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Bin (Rudra Vina)

lvina.gif (1371 bytes)The Bin, which is the Vina of the North Indian music is the oldest of indigenious instruments, is still used in classical music. The instrument is first depicted in the 6th Century A.D., however there are references in texts to a bottle-gourd Vina, back as far as 500 B.C.. This instrument has dominated Indian music nearly 2000 years.

The present day Bin, which crystallized in the 16th-18th centuries, features a hollow wooden tube to which are attached 24 high frets. There are two large gourd screwed into the back of the tube, which act as resonators. Most Bin have 7 or 8 strings 4 which are fretted and 3 or 4 strings which are used as open drones. Typically the Bin is 5 to 8 tones lower than its younger sister the Sitar.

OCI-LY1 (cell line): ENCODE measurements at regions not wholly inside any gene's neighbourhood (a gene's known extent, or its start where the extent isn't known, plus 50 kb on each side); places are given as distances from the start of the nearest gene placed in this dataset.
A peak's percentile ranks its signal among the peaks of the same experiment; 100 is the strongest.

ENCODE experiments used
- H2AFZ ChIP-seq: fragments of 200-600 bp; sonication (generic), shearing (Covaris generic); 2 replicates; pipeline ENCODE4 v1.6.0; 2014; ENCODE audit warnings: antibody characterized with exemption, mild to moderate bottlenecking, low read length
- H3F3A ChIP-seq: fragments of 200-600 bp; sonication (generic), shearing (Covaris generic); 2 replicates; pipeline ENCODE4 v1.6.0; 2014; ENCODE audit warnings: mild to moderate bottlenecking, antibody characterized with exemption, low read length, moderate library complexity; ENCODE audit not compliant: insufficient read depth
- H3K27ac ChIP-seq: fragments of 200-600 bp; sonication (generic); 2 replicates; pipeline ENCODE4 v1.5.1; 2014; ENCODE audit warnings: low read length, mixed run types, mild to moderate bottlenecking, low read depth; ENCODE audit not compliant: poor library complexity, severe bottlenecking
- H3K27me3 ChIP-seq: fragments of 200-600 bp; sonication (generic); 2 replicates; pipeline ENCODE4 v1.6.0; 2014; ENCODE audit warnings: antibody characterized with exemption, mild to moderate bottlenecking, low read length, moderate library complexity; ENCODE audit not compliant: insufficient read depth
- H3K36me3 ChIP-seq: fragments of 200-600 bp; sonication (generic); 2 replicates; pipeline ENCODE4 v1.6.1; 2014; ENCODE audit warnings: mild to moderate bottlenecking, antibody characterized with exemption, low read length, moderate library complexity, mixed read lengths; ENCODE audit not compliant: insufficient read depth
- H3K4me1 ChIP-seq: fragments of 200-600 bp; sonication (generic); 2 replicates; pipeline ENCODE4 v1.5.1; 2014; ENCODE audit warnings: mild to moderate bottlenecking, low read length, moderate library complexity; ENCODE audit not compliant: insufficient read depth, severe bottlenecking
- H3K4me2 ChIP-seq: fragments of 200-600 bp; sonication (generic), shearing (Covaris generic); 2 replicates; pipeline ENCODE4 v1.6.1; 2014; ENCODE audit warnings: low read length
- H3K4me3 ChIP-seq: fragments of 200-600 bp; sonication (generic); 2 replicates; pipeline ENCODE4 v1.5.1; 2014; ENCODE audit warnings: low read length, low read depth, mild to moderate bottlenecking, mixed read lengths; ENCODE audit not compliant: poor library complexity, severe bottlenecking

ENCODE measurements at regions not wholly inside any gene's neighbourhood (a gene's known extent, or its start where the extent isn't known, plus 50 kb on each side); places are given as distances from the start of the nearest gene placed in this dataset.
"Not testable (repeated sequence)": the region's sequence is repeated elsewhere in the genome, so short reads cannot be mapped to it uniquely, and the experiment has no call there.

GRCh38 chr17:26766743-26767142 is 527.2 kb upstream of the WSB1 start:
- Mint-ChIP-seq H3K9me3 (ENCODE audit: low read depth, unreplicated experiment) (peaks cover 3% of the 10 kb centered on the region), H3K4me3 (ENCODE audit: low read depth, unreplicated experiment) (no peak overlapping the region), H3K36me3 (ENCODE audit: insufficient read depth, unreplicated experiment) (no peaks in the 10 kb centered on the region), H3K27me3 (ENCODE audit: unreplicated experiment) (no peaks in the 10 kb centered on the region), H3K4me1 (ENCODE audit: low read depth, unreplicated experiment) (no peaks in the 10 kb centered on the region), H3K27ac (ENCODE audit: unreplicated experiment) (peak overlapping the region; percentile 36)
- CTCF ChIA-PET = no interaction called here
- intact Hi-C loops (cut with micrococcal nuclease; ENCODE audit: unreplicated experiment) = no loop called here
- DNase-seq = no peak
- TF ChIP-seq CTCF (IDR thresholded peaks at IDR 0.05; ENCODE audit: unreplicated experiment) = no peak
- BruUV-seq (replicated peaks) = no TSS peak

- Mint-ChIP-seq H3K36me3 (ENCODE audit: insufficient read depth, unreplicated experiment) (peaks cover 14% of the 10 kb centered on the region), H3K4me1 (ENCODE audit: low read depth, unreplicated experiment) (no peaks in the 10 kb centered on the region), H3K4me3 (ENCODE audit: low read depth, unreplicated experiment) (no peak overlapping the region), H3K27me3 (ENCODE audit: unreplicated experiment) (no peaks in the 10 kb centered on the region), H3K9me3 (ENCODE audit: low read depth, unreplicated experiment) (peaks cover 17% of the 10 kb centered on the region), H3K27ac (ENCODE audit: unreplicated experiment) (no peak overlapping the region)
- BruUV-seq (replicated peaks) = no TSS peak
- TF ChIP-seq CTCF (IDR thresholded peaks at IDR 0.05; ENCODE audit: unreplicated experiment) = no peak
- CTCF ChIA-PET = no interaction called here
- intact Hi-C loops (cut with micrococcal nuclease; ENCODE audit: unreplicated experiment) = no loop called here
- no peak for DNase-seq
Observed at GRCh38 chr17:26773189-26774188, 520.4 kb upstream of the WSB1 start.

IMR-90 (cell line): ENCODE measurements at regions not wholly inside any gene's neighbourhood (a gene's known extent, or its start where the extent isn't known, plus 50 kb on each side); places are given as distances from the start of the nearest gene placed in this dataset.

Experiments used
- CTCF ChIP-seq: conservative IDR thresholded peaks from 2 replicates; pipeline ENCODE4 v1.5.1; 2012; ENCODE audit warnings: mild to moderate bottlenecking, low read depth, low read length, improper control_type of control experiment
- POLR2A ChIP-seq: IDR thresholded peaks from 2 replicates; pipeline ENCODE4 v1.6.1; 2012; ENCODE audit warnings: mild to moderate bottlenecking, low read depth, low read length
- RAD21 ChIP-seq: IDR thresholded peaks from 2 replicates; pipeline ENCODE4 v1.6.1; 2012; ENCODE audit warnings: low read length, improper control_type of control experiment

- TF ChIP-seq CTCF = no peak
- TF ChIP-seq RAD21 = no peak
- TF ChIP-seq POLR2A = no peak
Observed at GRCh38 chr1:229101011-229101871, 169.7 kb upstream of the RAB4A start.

The Bin was extremely important in Indian musical society in the past. Despite its significance, the Bin is played by few in India today, due its rather quiet tone, and difficult technique.


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